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The Flintstones:

The Flintstones: The Complete First Season

The phrase “a modern stone-age family” accurately describes the irreverence that is (was) The Flintstones. How can you be a modern stone-age family? That’s just ridiculous. Even for a cartoon.

Now, with all sarcasm aside, we can remember watching The Flintstones right before The Jetsons, every single lunch hour in elementary school. It wasn’t the best show on TV, but it was entertaining nonetheless. I doubt there’s a single person alive over the age of twelve that doesn’t know The Flintstones. Fred, Wilma, Betty, Barney, Dino, Bam Bam and Pebbles.

This four-disc set follows the very first adventures of the group, and features the entire first season, including the long lost pilot episode.

Upon watching The Flintstones now, it doesn’t take long to realize the show doesn’t hold up as well as an adult. As early as the first episode, the show failed to hold my attention, and by the end of the 28 episodes I just wanted it to stop. It still features a few laughs here and there, but probably only an average of one good chuckle per show. Although, you can come up with some good drinking games, such as taking a drink every time Barney does his laugh, or every time Fred shouts “Yabba Dabba Doo!” (though we don’t condone that kind of behavior!).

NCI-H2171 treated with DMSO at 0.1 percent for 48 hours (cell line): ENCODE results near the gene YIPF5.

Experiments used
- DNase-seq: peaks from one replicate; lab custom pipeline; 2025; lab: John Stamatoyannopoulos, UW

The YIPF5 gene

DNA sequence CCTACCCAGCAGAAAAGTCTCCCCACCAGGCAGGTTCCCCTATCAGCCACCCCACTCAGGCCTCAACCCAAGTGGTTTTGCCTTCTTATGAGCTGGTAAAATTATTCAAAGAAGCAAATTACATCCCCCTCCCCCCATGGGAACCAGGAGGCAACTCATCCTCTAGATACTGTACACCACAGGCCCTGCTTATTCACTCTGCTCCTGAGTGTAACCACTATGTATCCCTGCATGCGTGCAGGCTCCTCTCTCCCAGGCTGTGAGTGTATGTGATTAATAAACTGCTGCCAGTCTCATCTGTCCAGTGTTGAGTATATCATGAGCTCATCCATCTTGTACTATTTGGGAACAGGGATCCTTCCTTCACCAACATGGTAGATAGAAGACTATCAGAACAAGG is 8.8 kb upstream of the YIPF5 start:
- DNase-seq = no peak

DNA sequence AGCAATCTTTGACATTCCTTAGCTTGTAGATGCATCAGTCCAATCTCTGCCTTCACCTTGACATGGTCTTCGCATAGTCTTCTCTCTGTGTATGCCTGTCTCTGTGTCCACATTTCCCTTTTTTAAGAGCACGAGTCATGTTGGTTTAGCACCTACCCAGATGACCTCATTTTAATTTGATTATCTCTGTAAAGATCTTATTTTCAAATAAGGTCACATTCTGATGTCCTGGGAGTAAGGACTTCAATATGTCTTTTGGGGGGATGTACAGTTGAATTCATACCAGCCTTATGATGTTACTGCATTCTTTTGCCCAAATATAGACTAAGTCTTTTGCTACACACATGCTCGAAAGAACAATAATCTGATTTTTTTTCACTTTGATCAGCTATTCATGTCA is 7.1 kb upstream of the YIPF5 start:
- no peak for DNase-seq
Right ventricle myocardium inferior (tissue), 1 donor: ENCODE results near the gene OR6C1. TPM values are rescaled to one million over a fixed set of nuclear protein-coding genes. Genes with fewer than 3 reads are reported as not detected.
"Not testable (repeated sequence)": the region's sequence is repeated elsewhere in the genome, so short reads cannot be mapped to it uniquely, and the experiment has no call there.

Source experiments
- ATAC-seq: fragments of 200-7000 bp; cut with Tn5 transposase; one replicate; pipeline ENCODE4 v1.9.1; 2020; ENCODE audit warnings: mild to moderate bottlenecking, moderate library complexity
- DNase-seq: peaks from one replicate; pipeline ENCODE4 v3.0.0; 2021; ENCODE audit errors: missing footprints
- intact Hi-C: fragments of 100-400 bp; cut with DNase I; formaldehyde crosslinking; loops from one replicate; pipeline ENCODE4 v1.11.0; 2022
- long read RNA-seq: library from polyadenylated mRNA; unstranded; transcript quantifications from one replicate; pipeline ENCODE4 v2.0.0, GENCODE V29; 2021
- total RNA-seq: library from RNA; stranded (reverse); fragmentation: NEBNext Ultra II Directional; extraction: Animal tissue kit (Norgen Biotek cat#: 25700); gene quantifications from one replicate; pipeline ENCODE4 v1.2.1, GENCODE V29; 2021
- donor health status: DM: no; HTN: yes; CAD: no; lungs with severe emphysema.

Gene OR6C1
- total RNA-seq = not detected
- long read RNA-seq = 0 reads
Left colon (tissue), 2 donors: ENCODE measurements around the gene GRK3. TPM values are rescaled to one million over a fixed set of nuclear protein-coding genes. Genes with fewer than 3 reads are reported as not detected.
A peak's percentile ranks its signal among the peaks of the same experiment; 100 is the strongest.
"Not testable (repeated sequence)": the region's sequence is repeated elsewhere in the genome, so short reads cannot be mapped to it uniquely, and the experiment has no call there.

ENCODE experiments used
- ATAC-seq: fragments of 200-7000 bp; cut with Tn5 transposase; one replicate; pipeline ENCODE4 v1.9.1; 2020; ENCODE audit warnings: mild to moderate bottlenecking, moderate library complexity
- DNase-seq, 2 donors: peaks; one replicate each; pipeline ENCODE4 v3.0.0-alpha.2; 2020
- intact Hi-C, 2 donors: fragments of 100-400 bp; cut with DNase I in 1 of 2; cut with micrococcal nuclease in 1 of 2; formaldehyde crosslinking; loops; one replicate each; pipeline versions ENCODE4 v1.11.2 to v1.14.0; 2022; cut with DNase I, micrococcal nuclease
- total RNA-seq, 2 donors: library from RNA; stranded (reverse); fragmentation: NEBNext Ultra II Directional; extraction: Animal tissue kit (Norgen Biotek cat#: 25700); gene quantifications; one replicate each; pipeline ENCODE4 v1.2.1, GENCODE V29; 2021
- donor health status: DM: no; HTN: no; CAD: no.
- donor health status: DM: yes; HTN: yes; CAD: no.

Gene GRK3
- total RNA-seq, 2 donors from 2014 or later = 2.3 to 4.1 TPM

Barney is easily the funniest character (or most amusing, at least), and if it weren’t for him, the show probably wouldn’t have garnered many laughs at all.

If you’re feeling particularly nostalgic, the first season of The Flintstones is probably the kind of thing that will appeal to you. But keep in mind that it just doesn’t seem as good now. Best to check out a few episodes first, then decide if you want to buy.

Each episode is presented in full screen with Dolby Digital mono. Color and detail look pretty good, but it’s easy to tell how old the show is. They’ve done the best they can with the audio, but the dialogue sounds a little muffled in several of the episodes.

Extras include a history of The Flintstones that you would expect to be a full-length documentary, but is less than five minutes long. “Wacky Inventions” is another short chronicling the, well, wacky inventions on the show. “The Flagstones” lost pilot is at least interesting to see, and we also get some early TV commercials and some network promo spots.

It’s not all that glorious, but The Flintstones are finally on DVD.

The Flintstones, from Warner Bros. Home Entertainment
737 minutes, 1.33:1 full screen, Dolby Digital 2.0 mono
Created and executive produced by William Hanna & Joseph Barbera


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